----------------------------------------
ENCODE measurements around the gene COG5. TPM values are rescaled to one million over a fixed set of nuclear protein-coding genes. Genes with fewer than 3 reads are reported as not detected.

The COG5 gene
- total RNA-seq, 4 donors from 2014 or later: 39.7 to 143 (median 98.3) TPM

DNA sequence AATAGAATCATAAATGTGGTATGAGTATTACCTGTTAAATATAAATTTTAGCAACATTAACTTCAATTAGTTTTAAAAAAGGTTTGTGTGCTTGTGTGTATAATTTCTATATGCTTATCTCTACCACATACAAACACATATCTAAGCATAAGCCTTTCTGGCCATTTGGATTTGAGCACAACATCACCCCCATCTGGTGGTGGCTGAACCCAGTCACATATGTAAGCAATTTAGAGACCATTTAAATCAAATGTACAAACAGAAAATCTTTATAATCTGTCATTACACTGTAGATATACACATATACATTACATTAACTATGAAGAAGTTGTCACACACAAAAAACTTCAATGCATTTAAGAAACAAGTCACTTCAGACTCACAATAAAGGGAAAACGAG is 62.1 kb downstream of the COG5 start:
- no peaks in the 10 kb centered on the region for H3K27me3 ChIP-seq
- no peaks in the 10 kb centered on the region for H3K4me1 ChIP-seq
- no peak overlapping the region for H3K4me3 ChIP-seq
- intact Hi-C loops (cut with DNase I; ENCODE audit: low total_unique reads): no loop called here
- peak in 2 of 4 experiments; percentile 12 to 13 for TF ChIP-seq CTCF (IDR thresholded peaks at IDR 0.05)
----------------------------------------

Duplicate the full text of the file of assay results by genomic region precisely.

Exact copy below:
ENCODE measurements around the gene COG5. TPM values are rescaled to one million over a fixed set of nuclear protein-coding genes. Genes with fewer than 3 reads are reported as not detected.

The COG5 gene
- total RNA-seq, 4 donors from 2014 or later: 39.7 to 143 (median 98.3) TPM

DNA sequence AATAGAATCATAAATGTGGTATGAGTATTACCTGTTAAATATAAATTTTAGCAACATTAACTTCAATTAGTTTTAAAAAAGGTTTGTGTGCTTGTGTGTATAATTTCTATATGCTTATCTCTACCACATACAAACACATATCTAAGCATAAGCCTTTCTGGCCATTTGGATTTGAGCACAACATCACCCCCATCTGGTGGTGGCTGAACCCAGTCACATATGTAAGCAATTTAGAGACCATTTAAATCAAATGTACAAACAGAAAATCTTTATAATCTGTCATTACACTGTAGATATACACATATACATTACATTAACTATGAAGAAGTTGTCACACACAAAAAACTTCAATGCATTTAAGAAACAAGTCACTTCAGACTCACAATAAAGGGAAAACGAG is 62.1 kb downstream of the COG5 start:
- no peaks in the 10 kb centered on the region for H3K27me3 ChIP-seq
- no peaks in the 10 kb centered on the region for H3K4me1 ChIP-seq
- no peak overlapping the region for H3K4me3 ChIP-seq
- intact Hi-C loops (cut with DNase I; ENCODE audit: low total_unique reads): no loop called here
- peak in 2 of 4 experiments; percentile 12 to 13 for TF ChIP-seq CTCF (IDR thresholded peaks at IDR 0.05)